Ensenada Gallery Exhibit Showcases the Spirit of Mexico’s Day of the Dead
Because they are celebrated just a few days apart from one another, and perhaps because they also both happen to contain certain otherworldly elements, it is a common misconception among casual observers that Halloween in the United States and Mexico’s Day of the Dead are practically synonymous. In fact, they are not.
Stateside celebrations of Halloween have become overly commercialized and often tend to focus on shock value, with revelers trying to win a prize for ‘best costume’ at a party. On the other hand, Dia de Los Muertos, as it is called south of the border, is not about ghosts, goblins or other scary things at all, but is rather a joyful annual festival in which individuals and families honor memories of those who were close to them that have now passed on.
The event takes place in Latin America on November 1st and 2nd. The first day is dedicated to the memory of children and babies who have died, while the second is held in the honor of dead adult relatives and friends. The lives of the deceased are celebrated with displays of food, drink and activities that the dead once enjoyed during their lifetimes. At the same time, there is the sober recognition that death is ultimately a natural part of life’s evolutionary cycle.
It is a centuries old custom that combines indigenous Aztec rituals with artifacts of Catholicism that were originally brought to Mexico by the conquistadors from Spain. Stands selling brilliantly orange marigolds, shops displaying festive altars and bakeries offering colored skulls are a common sight. Today, most families follow the traditional practices of their native regions, which may vary slightly from state to state. Often, this includes a trip to a local cemetery where the grave sites of departed friends and family members can be adorned with a variety of decorations, including offerings of flowers, candles, favorite foods and beverages.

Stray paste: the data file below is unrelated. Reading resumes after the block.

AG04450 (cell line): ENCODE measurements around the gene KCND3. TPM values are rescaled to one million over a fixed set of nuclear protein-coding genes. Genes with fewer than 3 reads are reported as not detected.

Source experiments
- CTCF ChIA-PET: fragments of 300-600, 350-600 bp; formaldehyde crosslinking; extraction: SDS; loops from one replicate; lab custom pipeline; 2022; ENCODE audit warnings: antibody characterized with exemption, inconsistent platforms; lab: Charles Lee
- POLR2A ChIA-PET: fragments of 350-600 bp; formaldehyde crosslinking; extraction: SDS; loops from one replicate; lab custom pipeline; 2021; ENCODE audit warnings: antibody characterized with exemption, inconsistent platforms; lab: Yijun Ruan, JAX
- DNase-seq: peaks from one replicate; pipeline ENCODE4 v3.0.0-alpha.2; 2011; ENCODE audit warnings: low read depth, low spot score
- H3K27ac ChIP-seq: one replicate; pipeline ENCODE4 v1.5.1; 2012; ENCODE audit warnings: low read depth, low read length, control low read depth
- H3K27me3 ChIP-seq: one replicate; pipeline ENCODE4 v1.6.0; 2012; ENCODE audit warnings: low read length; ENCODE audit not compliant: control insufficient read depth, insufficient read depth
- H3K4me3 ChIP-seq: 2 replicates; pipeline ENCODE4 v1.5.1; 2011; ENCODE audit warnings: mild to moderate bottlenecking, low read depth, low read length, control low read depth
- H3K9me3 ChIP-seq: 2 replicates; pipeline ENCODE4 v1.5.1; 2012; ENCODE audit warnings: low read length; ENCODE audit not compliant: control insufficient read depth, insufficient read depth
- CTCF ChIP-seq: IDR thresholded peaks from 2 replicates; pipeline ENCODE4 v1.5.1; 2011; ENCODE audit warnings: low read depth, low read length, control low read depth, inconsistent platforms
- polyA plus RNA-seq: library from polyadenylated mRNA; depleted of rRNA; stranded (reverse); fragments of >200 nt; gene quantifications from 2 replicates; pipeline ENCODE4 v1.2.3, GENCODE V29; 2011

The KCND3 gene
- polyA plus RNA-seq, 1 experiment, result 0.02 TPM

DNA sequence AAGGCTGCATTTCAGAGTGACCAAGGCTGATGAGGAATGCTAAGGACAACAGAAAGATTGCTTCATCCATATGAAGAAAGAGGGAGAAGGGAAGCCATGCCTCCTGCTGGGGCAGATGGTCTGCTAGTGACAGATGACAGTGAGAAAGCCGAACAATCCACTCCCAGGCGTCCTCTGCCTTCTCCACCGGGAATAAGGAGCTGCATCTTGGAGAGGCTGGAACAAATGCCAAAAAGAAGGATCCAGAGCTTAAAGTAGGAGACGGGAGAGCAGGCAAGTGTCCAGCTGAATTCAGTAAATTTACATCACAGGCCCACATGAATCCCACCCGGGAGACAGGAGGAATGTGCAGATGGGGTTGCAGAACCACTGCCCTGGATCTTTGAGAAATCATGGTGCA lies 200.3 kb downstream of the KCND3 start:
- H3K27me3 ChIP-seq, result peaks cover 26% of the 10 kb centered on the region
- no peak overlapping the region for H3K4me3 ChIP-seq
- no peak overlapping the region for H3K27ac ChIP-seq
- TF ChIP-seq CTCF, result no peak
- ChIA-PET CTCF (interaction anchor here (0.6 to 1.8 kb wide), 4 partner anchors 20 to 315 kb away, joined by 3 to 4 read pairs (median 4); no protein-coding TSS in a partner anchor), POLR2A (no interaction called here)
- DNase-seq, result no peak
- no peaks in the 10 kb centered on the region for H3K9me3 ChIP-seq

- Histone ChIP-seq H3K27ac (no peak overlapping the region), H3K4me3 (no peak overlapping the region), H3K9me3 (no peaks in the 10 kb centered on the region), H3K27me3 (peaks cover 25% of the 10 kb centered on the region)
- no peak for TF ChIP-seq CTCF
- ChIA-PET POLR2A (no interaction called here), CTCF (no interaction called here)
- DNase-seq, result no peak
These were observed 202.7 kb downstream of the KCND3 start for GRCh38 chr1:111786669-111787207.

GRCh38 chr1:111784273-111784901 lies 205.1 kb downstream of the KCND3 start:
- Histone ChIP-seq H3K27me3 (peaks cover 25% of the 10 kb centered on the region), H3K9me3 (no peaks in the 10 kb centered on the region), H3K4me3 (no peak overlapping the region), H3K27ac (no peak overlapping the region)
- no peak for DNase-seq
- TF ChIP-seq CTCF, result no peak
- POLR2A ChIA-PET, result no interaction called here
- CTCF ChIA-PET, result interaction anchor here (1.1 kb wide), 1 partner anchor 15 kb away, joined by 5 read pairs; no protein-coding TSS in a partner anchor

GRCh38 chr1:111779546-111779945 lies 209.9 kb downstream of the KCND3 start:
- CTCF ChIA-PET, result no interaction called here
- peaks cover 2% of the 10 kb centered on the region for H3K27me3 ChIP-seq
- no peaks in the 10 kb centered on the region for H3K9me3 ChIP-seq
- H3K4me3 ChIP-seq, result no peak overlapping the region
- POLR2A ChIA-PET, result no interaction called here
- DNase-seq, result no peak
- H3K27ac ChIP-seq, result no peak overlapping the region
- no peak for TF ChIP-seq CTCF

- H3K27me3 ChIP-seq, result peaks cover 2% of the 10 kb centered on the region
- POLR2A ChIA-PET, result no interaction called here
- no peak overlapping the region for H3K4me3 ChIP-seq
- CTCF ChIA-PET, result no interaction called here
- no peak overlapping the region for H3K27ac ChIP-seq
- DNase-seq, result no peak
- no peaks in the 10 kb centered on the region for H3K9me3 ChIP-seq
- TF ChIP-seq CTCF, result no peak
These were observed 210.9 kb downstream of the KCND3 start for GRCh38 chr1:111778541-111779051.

Situated in the tourist district in downtown Ensenada and now almost 20 years old, Bazaar Casa Ramirez on Lopez Mateos is perhaps one of the best places in Baja to get a taste of the true essence of this very special holiday. In addition to having created a showcase of some of Mexico’s best handcrafted arts, owner Alejandra Ramirez has put together a fantastic Dia de los Muertos exhibit that artfully portrays this rich Mexican tradition. She does so using a bevy of authentic folk art, as well as an upstairs gallery that includes an elaborate shrine celebrating the departed; complete with photos, mementos and consumable offerings. The exhibit at Casa Ramirez will be open to the public until Wednesday, November 20th, 2013.
Despite the celebratory nuances and festivities associated with this holiday, it is extremely important for foreign visitors to remember the somber focus of the tradition and to act appropriately. As an example, visiting a cemetery and taking photos of families decorating grave sites or involved in any other related personal activities is considered rude and in poor taste. Public displays at places such as schools, churches or private businesses, however, are generally open to tourist photographers. After all, they are the best ambassadors to spread the word about yet another colorful event around which to plan your next Baja vacation.
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